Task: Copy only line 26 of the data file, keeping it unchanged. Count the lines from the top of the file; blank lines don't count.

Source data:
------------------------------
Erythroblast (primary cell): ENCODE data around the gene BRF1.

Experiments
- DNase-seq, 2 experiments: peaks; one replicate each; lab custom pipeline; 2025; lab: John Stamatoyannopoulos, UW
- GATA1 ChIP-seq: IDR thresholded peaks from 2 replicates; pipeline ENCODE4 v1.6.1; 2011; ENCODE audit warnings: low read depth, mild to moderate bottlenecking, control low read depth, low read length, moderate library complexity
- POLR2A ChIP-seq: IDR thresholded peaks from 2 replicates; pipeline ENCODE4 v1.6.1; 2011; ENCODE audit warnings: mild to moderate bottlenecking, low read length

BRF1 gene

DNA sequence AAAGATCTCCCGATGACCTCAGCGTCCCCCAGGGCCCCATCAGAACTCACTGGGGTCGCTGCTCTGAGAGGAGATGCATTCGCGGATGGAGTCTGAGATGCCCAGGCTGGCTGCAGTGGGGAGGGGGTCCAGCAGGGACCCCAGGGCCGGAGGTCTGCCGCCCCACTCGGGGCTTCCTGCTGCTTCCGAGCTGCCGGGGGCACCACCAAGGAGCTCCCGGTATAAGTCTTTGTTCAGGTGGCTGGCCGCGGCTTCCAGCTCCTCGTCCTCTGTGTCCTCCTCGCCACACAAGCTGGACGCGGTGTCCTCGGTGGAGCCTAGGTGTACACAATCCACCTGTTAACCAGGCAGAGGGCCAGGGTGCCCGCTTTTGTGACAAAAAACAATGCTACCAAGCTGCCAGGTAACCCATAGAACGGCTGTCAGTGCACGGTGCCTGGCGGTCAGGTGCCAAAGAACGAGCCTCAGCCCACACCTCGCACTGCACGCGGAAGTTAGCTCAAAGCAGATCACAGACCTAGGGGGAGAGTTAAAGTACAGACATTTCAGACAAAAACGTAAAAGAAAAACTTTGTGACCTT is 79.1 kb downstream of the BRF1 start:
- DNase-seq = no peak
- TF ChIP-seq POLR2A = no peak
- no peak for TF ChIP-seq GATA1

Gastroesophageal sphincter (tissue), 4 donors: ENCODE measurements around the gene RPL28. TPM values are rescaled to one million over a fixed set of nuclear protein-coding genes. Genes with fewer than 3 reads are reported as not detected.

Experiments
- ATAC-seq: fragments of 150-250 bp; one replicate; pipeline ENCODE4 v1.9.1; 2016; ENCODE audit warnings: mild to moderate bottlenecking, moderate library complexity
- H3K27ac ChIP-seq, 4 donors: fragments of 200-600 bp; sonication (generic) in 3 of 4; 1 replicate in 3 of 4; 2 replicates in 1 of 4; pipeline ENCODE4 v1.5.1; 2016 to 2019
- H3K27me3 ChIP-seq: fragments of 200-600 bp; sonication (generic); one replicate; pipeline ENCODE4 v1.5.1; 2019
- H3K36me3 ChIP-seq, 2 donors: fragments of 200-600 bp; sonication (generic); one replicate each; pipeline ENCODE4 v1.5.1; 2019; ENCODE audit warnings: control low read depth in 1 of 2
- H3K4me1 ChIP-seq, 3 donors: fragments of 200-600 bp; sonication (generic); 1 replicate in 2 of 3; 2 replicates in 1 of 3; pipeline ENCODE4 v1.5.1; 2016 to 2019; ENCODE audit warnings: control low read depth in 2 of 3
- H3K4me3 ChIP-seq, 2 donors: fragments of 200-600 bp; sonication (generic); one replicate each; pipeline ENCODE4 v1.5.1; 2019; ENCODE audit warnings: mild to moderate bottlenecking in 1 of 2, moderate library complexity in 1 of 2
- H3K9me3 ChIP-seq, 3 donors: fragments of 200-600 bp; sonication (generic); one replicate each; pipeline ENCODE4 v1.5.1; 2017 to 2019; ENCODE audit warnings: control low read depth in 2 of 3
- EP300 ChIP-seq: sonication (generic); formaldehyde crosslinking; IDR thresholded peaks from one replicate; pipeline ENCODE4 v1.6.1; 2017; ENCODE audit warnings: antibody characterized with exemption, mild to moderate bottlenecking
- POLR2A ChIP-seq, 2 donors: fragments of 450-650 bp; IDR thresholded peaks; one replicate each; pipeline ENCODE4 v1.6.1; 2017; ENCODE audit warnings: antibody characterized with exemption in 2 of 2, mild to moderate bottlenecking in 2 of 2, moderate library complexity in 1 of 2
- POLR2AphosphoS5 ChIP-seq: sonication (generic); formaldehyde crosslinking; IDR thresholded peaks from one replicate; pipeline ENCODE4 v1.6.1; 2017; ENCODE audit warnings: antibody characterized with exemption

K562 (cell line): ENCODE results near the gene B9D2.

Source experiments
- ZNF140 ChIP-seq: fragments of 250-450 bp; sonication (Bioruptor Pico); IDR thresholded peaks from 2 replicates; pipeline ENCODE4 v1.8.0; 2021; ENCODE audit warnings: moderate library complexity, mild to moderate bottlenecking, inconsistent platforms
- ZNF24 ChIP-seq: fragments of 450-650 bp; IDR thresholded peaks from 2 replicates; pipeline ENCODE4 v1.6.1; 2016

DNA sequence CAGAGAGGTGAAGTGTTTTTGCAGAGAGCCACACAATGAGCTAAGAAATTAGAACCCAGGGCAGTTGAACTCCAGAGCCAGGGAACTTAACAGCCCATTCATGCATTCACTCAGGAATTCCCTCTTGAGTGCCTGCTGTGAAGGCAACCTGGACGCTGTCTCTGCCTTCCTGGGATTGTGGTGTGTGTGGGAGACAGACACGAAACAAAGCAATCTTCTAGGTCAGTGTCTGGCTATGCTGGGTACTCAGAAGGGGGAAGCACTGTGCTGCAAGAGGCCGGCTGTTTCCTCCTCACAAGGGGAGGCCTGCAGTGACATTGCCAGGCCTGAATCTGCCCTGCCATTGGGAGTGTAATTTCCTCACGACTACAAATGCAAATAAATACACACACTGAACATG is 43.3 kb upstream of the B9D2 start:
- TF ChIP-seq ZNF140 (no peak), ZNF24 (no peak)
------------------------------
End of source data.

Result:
- ZNF24 ChIP-seq: fragments of 450-650 bp; IDR thresholded peaks from 2 replicates; pipeline ENCODE4 v1.6.1; 2016